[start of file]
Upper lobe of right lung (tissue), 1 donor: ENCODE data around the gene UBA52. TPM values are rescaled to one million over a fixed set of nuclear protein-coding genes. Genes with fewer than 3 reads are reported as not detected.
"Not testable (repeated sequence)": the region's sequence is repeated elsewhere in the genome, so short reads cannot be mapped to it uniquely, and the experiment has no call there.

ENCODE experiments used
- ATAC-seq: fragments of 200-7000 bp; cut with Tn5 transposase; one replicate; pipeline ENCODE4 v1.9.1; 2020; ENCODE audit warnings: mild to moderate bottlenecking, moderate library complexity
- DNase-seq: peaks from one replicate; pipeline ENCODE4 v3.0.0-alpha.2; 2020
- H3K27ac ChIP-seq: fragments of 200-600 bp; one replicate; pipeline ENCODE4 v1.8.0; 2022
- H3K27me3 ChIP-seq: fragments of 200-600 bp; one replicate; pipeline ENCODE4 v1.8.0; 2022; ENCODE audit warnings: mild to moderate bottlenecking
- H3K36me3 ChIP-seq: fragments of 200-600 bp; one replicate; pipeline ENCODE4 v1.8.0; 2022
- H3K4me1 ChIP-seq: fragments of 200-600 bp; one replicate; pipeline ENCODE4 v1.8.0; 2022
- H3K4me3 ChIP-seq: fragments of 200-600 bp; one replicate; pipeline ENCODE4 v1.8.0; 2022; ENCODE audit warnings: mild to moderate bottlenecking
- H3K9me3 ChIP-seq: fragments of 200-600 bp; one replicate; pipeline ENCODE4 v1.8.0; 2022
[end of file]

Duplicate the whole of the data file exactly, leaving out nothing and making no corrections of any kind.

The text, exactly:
Upper lobe of right lung (tissue), 1 donor: ENCODE data around the gene UBA52. TPM values are rescaled to one million over a fixed set of nuclear protein-coding genes. Genes with fewer than 3 reads are reported as not detected.
"Not testable (repeated sequence)": the region's sequence is repeated elsewhere in the genome, so short reads cannot be mapped to it uniquely, and the experiment has no call there.

ENCODE experiments used
- ATAC-seq: fragments of 200-7000 bp; cut with Tn5 transposase; one replicate; pipeline ENCODE4 v1.9.1; 2020; ENCODE audit warnings: mild to moderate bottlenecking, moderate library complexity
- DNase-seq: peaks from one replicate; pipeline ENCODE4 v3.0.0-alpha.2; 2020
- H3K27ac ChIP-seq: fragments of 200-600 bp; one replicate; pipeline ENCODE4 v1.8.0; 2022
- H3K27me3 ChIP-seq: fragments of 200-600 bp; one replicate; pipeline ENCODE4 v1.8.0; 2022; ENCODE audit warnings: mild to moderate bottlenecking
- H3K36me3 ChIP-seq: fragments of 200-600 bp; one replicate; pipeline ENCODE4 v1.8.0; 2022
- H3K4me1 ChIP-seq: fragments of 200-600 bp; one replicate; pipeline ENCODE4 v1.8.0; 2022
- H3K4me3 ChIP-seq: fragments of 200-600 bp; one replicate; pipeline ENCODE4 v1.8.0; 2022; ENCODE audit warnings: mild to moderate bottlenecking
- H3K9me3 ChIP-seq: fragments of 200-600 bp; one replicate; pipeline ENCODE4 v1.8.0; 2022